Activists at Occupy Wall Street have issued a call to thousands of protesters across the US to reoccupy outdoor public spaces to mark the movement's three-month anniversary.
The Occupy movement has stalled in recent weeks after a wave of evictions swept away a raft of encampments, including the largest in Los Angeles, Philadelphia and New York. On Wednesday, it suffered a fresh blow as police in riot gear cleared Occupy San Francisco camp on the orders of the mayor, who had been sympathetic to protesters, while Occupy Boston lost legal protection against eviction.
Organisers said they hoped the call to reoccupy on the 17 December would galvanise and grow the movement.
Amin Husain, a press spokesman for OWS, said: "We know that occupation empowers people and eliminates fear. It permits individuals to assert themselves as political beings even although the system doesn't represent them."
"The question is not to make a splash, the question is how are we going to get the space to make that happen."
Sandy Nurse, one of the direct action committee responsible for the call, said: "The need for physical space is one of the top five priorities for direct action. My personal opinion is that people have gotten scared. They have gotten arrest fatigue. They are not willing to put their bodies on the line. But the call would re-galvanise the movement and remind it how powerful it is."
Citing the conference call by mayors across the US to deal with various encampments, Nurse said: "They have identified occupation as a threat to them – that's how powerful it is."
Eleven mayors participated in a conference call in November about Occupy protests in their cities, including those in New York, Denver and Portland, Oregon, but they denied any co-ordination of raids to clear encampments.
The need for a physical space has been on OWS's agenda since police raided Zuccotti Park in November. In a piece published this week in the first issue of Tidal, a magazine published by the Occupy movement, Judith Butler, academic and feminist theorist at the University of California, Berkeley, spoke of its importance.
Butler said: "When bodies gather together as they do to express their indignation and to enact their plural existence in public space, they are also making broader demands. They are demanding to be recognised and to be valued; they are exercising a right to appear and to exercise freedom; they are calling for a liveable life.
"These values are presupposed by particular demands, but they also demand a more fundamental restructuring of our socio-economic and political order."
At one point, the movement had more than 1,000 occupations, but now they have less than 100 – and that number is dwindling daily. With the onset of winter's plummeting temperatures – which was already driving people from Zuccotti Park before the eviction – and the hardening attitudes of city authorities against encampments, notwithstanding the dearth of public spaces in the US, seeking a place to camp is a massive challenge for activists.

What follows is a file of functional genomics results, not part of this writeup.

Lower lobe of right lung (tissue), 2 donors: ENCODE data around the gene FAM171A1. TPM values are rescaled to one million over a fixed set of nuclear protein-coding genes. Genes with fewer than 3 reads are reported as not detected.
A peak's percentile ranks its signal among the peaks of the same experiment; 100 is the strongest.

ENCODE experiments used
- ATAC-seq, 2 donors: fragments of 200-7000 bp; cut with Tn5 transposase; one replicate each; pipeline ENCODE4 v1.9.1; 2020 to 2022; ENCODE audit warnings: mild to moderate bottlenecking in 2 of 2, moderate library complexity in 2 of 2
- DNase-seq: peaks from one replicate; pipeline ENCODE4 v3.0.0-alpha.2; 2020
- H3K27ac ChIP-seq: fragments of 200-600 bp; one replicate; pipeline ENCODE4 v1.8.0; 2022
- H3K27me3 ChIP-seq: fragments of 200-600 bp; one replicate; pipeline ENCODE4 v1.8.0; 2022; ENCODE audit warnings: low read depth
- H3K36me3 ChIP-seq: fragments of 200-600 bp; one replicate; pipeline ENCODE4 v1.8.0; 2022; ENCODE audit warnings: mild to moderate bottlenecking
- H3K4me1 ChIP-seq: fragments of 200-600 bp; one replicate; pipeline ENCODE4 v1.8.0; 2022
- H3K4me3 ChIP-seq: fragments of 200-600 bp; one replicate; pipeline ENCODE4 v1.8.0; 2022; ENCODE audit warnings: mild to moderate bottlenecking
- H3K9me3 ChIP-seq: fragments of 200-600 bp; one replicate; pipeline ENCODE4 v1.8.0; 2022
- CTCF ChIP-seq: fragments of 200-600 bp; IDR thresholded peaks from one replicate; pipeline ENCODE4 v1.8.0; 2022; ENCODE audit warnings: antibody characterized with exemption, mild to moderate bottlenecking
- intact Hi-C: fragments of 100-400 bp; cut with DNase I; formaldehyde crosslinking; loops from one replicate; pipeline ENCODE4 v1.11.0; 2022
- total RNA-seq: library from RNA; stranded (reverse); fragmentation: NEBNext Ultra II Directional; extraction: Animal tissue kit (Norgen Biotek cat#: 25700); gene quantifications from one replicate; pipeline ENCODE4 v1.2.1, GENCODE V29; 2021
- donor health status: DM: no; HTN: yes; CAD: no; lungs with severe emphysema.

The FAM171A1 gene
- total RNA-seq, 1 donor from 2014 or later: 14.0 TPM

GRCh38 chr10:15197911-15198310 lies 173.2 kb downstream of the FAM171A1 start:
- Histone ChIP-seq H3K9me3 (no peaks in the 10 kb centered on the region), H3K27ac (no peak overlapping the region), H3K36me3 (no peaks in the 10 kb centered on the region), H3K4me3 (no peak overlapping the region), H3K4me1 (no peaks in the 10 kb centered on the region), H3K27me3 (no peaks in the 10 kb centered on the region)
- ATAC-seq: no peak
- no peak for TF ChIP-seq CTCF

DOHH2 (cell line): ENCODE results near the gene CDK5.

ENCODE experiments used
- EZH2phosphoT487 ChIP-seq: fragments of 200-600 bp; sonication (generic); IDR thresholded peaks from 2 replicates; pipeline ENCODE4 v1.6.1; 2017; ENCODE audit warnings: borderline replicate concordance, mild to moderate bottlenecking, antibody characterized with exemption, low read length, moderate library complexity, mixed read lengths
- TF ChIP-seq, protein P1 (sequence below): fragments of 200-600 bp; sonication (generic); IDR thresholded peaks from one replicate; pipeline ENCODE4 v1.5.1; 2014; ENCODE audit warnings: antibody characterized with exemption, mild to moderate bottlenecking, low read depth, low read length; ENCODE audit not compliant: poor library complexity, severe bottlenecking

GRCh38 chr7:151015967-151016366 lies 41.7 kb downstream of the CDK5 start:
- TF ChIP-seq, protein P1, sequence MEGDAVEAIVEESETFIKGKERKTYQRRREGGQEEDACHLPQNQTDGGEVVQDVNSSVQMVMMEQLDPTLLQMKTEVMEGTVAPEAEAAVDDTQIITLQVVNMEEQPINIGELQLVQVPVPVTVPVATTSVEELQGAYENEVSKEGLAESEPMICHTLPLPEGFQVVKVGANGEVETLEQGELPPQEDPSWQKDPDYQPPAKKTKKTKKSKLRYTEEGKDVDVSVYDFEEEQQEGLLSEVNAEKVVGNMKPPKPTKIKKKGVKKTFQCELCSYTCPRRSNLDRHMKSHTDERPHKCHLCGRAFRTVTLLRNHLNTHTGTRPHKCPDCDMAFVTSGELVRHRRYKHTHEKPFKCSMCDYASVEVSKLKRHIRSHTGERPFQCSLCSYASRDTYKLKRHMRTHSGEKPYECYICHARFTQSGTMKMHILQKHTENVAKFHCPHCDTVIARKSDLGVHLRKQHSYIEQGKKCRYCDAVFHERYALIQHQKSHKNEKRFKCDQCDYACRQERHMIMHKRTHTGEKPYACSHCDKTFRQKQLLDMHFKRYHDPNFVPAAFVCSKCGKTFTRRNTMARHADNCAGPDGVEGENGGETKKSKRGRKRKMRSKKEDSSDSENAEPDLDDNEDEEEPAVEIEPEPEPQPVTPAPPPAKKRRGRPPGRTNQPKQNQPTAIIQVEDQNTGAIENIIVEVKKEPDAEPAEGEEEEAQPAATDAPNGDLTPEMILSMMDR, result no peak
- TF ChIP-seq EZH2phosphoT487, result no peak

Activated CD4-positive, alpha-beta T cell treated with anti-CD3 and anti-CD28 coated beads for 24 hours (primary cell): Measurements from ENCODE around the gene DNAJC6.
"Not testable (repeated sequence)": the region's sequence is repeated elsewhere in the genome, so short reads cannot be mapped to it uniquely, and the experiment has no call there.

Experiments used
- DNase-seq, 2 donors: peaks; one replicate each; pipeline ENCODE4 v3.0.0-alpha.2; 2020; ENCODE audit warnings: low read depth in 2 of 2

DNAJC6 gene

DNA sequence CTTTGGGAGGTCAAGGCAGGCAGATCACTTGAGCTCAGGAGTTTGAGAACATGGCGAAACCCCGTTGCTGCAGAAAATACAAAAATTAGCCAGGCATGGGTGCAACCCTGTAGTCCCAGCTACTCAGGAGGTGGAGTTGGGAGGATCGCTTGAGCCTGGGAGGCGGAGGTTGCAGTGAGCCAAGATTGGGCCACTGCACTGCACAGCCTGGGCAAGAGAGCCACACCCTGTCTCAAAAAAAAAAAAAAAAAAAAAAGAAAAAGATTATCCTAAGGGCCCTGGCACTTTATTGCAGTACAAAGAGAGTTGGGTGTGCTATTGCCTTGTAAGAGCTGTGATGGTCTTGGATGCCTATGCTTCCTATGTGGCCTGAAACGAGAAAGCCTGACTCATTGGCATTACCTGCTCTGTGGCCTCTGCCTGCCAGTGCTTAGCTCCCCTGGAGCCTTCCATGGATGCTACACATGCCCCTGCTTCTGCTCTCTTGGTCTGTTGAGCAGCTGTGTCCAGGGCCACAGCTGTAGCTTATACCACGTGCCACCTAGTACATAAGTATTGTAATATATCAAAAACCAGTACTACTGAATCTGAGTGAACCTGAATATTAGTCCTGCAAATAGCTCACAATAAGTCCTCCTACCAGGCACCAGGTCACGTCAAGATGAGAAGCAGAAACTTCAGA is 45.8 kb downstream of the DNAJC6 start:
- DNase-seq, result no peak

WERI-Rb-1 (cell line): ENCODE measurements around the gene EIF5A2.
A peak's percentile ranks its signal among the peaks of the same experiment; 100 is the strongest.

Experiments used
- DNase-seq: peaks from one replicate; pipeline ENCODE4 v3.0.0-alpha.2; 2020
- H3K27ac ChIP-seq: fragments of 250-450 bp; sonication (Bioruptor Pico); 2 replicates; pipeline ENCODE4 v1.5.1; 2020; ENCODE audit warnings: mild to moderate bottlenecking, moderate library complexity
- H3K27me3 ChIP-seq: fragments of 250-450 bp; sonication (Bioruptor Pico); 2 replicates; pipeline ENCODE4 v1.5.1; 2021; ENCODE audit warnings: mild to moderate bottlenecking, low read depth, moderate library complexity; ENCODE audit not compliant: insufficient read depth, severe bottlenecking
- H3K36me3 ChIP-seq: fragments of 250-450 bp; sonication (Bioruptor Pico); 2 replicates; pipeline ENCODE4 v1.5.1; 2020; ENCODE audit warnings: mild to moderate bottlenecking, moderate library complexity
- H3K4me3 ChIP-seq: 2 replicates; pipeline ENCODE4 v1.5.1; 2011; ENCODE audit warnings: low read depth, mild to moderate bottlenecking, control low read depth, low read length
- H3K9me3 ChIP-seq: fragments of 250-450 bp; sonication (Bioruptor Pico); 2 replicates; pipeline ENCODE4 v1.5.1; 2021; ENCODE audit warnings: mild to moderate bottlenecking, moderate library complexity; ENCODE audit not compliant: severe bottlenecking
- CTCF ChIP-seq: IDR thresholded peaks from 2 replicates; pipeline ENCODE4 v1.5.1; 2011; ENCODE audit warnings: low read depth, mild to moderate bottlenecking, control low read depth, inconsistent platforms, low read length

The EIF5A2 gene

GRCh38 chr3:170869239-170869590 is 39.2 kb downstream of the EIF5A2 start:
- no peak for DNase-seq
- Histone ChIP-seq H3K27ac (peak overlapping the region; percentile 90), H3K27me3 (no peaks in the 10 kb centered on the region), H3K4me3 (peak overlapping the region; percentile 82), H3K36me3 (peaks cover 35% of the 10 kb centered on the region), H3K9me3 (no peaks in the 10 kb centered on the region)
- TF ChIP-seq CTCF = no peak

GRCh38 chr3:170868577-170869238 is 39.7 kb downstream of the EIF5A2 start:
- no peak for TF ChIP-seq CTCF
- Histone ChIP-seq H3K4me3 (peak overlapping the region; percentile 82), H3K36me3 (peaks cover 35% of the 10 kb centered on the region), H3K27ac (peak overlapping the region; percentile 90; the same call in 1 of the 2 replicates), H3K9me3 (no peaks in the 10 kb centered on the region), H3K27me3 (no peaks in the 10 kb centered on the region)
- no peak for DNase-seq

Even within OWS, where the movement began, activists have a battle on their hands. In Zuccotti Park, the space's owners have imposed strictly enforced rules which no longer allow tents or sleeping bags, or allow people to lie down, which would make it impossible to set up camp.
The place they want to occupy on December 17, is Juan Pablo Duarte Square, a currently vacant lot on the corner of 6th and Canal Street in Soho, about 15 minutes walk' from Wall Street, named after the founder of the Dominican Republic.
But it has already proved controversial.
It is owned by the real estate branch of Trinity Episcopalian church in Wall Street, Trinity Real Estate, one of the largest real estate companies in New York.
Activists at OWS, which had previously counted Trinity church among their supporters, have repeatedly asked for the use of this space for a winter camp. But Trinity church has refused, drawing criticism from other church leaders and a handful of activists who went on hunger strike, pledging not to eat until the church allowed protesters on the site.
In a statement on its website, Trinity said it offered its continued support of the movement – including providing meeting space at church buildings – but not the use of its enclosed vacant lot at the city-owned Duarte Square, which it leases to the Lower Manhattan Cultural Council. The property, Trinity said, is unsuitable "for large-scale assemblies or encampments."
For activists, the matter is simple: they need the space and the church should hand it over.
Husain said: "They're part of the 1% and they are choosing profit over God."
The church is also facing pressure from the religious community.
Reverend John Metz, of the Episcopalian Church of the Ascension, in Brooklyn, who describes himself as a "real mainstream church guy" said: "Trinity church is in a challenging position. They are a church with an enormous real estate holding. It's one thing to deliberate and review grants. It's another thing for a church to respond in real time to one of the largest movement for social change that this country has see for four decades.
"This is an opportunity to engage in mutual actions to transform a space, and make it a catalyst for the revitalisation of public squares that have all been eliminated in the United States, to create a space where the cause for social justice can be forwarded."